Whether you are a business or an individual, It’s time to be thinking about pulling together your 2013 tax records. I know, I know. The holiday season is no time to be thinking about taxes but starting now will save you a great deal of time and frustration. It will also help you know your tax liability, if you have one, and give you time to prepare for paying it. Also, you have until December 31st to quality for any tax deductions or tax credits. Isn’t that much better than waiting until the last minute and not have any tax deductions and incentives left? Just something to think about.
Here are a few tips that will make the tax preparation process easier:
1. If you don’t already use and accountant or certified public accountant (CPA), consider getting referrals for a few and then interview them. Adding an accountant to your team is a smart move because you’ll almost always gain more deductions than if you completed and filed your own taxes. A good CPA should be knowledgeable of tax laws as they pertain to your area of specialization. For example, if you are a small business, you’ll be interested in a CPA who knows the tax laws pertaining to small business. If you are a stock investor, you’ll want a CPA who has expertise with the tax laws pertaining to the stock market.
2. Estimate your tax liability or refund. There are many websites designed to help you get an estimate but once again, use a professional accountant or CPA to help with this task. Not only will you get an idea of your tax liability but you’ll also get educated on what strategies you can use to minimize the tax liability.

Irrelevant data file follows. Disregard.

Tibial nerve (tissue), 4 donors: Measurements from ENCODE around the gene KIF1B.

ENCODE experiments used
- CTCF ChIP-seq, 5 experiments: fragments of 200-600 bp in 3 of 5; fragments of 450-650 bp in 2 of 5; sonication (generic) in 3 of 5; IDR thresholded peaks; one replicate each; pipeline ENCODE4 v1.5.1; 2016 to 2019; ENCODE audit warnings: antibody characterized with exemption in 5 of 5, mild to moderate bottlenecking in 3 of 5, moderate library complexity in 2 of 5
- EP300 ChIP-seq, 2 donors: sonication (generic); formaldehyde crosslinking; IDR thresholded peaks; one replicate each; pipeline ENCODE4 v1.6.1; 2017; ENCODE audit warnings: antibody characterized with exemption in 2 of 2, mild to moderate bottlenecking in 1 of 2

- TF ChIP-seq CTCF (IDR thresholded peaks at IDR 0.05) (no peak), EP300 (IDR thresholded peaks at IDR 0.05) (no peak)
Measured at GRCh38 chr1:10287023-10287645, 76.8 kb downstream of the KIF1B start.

3. Reduce your income. Take a look at your retirement contributions and consider maximizing on the amount you can contribute this tax year. 401(k) and IRA plans offer you the avenue for reducing your adjusted gross income. Other areas that may or may not apply include student loan interest, alimony, and classroom related expenses.
4. Review your deductions and look for opportunities to reduce your tax burden. Itemized deductions in areas of health care, state and local taxes, personal property taxes (such as car registration fees), mortgage interest, gifts to charity, job-related expenses, tax preparation fees, and investment-related expenses can make a big difference. Keep track of these by automating your accounting process. Consult with your accountant or CPA for their guidance as to which software application is right for your specific business.
5. Consider scanning your receipts, bank statements, and other tax related documents. Electronic copies burned to a CD or flash disk and cataloged will help your accountant tremendously. If you find yourself looking all over the place for your documents this year, setup a filing system so that you can place the necessary document or receipt in it’s rightful folder next year. Then you’ll be able to breeze through the data gathering process.
Successful business owners focus on making as much as they can with their business and then they spend as much as they can throughout the year so that they can minimize their tax obligation legally. In many cases, some of your personal expenses such as internet connectivity, toner, ink, paper, personal computers, etc. may be claimed as deductions. Before deducting any of these items, make sure you consult with your accountant or CPA.